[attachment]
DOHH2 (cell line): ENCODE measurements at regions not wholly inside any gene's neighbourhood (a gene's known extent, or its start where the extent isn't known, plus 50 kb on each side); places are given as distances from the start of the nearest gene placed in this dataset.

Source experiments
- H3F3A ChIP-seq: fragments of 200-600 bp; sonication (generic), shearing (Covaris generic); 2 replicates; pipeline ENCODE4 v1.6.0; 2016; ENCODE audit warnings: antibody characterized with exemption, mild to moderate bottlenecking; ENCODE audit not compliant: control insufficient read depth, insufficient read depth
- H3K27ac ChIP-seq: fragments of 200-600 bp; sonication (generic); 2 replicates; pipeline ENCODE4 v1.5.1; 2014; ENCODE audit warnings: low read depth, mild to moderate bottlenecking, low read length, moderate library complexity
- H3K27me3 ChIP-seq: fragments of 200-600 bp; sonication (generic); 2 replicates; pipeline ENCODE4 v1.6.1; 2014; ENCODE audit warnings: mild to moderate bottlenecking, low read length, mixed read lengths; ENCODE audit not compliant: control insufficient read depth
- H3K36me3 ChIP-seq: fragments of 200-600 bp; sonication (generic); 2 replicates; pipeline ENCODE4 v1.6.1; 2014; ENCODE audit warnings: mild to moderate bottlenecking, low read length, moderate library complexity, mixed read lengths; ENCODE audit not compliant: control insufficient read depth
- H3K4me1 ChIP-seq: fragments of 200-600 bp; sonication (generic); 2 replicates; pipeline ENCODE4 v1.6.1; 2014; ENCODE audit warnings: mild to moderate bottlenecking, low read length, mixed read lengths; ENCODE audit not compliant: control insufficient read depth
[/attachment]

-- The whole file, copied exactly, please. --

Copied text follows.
DOHH2 (cell line): ENCODE measurements at regions not wholly inside any gene's neighbourhood (a gene's known extent, or its start where the extent isn't known, plus 50 kb on each side); places are given as distances from the start of the nearest gene placed in this dataset.

Source experiments
- H3F3A ChIP-seq: fragments of 200-600 bp; sonication (generic), shearing (Covaris generic); 2 replicates; pipeline ENCODE4 v1.6.0; 2016; ENCODE audit warnings: antibody characterized with exemption, mild to moderate bottlenecking; ENCODE audit not compliant: control insufficient read depth, insufficient read depth
- H3K27ac ChIP-seq: fragments of 200-600 bp; sonication (generic); 2 replicates; pipeline ENCODE4 v1.5.1; 2014; ENCODE audit warnings: low read depth, mild to moderate bottlenecking, low read length, moderate library complexity
- H3K27me3 ChIP-seq: fragments of 200-600 bp; sonication (generic); 2 replicates; pipeline ENCODE4 v1.6.1; 2014; ENCODE audit warnings: mild to moderate bottlenecking, low read length, mixed read lengths; ENCODE audit not compliant: control insufficient read depth
- H3K36me3 ChIP-seq: fragments of 200-600 bp; sonication (generic); 2 replicates; pipeline ENCODE4 v1.6.1; 2014; ENCODE audit warnings: mild to moderate bottlenecking, low read length, moderate library complexity, mixed read lengths; ENCODE audit not compliant: control insufficient read depth
- H3K4me1 ChIP-seq: fragments of 200-600 bp; sonication (generic); 2 replicates; pipeline ENCODE4 v1.6.1; 2014; ENCODE audit warnings: mild to moderate bottlenecking, low read length, mixed read lengths; ENCODE audit not compliant: control insufficient read depth